BUSH: This meeting will give me a chance to confirm the fact that I will honor our obligations under the Taiwan Relations law. I look forward to explaining that as clearly as I can to our distinguished guest.
If he cares to bring up the subject and wishes to make a case, I will be glad to listen.
But no decision has been made yet, and I'll do what I think is in the best interests of our relationships and the best interests of conforming to obligations we have.
QUESTION: Mr. President, may I speak in Chinese?
BUSH: Are you with the Chinese press, because your English is perfect?
He speaks better English than I do.
QUESTION: About the gathering outside of the Falun Gong, the State Department has decided to sponsor a resolution to condemn the human rights, and for the past few years, it has been failed. And I just wonder, Mr. President, what are you going to try to tell the Chinese side how to improve their human rights?
And my second question is regarding the -- the Chinese seem to be very warm to your father, they come, delegation after delegation, visiting your father.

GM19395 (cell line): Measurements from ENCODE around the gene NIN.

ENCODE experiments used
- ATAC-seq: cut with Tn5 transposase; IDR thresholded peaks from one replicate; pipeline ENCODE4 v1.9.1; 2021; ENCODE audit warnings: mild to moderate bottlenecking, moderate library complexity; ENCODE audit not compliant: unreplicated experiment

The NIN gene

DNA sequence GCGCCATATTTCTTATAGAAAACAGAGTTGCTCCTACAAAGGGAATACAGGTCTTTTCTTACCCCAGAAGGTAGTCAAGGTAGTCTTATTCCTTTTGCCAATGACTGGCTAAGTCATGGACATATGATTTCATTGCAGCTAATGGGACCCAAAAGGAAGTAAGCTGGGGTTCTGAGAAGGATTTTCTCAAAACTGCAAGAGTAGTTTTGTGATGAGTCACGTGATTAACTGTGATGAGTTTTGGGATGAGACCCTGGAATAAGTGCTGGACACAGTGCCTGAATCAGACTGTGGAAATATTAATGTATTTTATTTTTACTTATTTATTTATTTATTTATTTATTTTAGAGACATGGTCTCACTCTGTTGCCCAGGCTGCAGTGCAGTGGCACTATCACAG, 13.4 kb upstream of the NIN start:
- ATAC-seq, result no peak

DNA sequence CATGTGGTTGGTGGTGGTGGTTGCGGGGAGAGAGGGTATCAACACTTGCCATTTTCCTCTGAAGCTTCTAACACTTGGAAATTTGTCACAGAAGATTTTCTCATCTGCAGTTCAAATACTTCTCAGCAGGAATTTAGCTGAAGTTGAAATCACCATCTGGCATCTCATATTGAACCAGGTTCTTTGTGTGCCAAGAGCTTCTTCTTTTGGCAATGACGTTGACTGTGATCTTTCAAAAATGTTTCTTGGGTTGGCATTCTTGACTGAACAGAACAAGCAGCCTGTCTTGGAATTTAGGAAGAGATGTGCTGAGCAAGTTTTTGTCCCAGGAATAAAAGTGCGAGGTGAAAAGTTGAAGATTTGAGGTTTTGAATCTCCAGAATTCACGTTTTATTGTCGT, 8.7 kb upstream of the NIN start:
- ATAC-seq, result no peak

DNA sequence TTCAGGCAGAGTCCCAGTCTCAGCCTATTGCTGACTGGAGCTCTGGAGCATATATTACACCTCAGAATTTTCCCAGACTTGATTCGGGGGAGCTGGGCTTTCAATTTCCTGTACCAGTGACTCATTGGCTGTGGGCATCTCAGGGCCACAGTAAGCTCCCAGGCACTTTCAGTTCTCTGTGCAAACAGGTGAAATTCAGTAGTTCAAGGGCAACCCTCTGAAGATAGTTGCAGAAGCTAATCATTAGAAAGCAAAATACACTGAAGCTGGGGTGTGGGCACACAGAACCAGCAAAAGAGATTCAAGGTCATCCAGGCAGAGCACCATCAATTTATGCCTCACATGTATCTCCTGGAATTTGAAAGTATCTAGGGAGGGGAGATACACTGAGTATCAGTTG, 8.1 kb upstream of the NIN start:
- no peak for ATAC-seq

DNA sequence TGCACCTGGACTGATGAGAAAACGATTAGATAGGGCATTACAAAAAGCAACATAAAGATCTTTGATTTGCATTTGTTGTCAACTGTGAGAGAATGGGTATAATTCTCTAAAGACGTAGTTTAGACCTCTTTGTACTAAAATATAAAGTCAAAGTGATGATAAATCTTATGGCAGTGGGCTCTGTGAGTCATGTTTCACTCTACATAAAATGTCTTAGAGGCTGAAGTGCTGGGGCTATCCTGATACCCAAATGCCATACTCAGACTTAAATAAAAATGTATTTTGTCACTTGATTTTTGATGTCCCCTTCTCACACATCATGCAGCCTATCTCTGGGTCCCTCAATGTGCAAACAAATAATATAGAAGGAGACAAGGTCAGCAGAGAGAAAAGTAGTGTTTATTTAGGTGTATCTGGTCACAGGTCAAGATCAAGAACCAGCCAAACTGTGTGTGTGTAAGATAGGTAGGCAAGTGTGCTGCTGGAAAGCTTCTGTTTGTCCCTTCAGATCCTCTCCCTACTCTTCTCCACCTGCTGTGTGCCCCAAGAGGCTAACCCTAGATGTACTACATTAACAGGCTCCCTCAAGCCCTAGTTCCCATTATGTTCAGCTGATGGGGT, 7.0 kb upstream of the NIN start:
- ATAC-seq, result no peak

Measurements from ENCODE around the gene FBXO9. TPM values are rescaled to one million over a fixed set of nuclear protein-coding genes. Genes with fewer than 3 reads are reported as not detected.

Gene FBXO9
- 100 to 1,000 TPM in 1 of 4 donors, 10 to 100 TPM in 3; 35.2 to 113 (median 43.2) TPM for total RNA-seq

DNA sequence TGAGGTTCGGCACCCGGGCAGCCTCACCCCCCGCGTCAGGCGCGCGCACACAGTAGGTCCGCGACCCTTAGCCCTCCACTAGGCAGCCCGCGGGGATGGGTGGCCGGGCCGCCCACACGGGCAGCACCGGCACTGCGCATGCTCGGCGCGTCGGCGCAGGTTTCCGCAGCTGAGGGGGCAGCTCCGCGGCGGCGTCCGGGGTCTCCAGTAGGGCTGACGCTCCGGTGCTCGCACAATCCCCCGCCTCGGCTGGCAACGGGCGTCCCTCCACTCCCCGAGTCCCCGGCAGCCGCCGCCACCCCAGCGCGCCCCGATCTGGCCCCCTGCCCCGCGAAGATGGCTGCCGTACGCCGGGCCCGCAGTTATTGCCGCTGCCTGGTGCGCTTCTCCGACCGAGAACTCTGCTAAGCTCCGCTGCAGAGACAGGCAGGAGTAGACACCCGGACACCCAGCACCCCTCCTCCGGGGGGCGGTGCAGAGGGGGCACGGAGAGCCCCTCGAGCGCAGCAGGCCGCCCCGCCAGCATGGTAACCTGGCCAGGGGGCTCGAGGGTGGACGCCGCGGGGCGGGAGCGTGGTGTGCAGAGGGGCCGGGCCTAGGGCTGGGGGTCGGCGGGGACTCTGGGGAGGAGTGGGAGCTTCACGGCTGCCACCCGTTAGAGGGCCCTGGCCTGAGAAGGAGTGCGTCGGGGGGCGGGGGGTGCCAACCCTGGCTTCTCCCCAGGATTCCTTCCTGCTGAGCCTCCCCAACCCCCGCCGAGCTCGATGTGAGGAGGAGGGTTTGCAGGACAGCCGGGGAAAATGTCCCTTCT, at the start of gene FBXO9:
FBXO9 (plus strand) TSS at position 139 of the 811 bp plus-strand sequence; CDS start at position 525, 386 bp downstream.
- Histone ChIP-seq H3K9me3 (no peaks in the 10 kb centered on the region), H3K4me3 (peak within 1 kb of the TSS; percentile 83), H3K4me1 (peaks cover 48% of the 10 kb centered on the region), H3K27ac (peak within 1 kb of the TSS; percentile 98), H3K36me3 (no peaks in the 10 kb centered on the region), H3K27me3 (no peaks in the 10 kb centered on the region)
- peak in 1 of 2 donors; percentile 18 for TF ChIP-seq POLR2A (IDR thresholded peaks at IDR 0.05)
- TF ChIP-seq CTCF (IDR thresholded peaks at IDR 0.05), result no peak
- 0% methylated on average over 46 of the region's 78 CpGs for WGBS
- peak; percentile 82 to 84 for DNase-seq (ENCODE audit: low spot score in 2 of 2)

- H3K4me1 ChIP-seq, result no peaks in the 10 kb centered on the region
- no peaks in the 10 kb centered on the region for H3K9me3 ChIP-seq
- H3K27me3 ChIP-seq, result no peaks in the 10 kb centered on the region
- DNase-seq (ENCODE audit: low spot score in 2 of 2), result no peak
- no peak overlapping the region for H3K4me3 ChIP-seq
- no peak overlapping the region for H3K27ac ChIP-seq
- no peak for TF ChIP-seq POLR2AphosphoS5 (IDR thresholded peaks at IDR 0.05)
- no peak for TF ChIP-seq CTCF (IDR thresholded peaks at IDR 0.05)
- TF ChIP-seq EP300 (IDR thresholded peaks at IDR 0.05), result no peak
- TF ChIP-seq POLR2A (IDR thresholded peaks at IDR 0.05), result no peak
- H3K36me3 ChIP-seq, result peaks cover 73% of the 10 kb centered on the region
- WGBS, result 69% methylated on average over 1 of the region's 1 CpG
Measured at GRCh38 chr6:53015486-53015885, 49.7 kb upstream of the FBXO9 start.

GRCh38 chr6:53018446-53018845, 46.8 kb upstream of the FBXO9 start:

QUESTION: Are you going to be teached by your father regarding your China policy?
BUSH: Well, the Chinese, I'm convinced, like my father because he married well. You know my mother is very well-respected in China, as is my dad, because they spent time there and they befriended a lot of folks who are now leaders.
It'll come as no surprise to our Chinese guest that I'm a believer in religious freedom, and I will make as stately, as politely and as clearly as I can that ours is a nation that respects religious freedom; ours is a nation that honors religious freedom. And that our relationship will move forward, but it would certainly be a lot easier to move forward in a constructive way when our people with whom we conduct our affairs honors religious freedom within their borders.
CHEN: In addition to the happenings at the White House this hour, we want to bring you up to date here on CNN.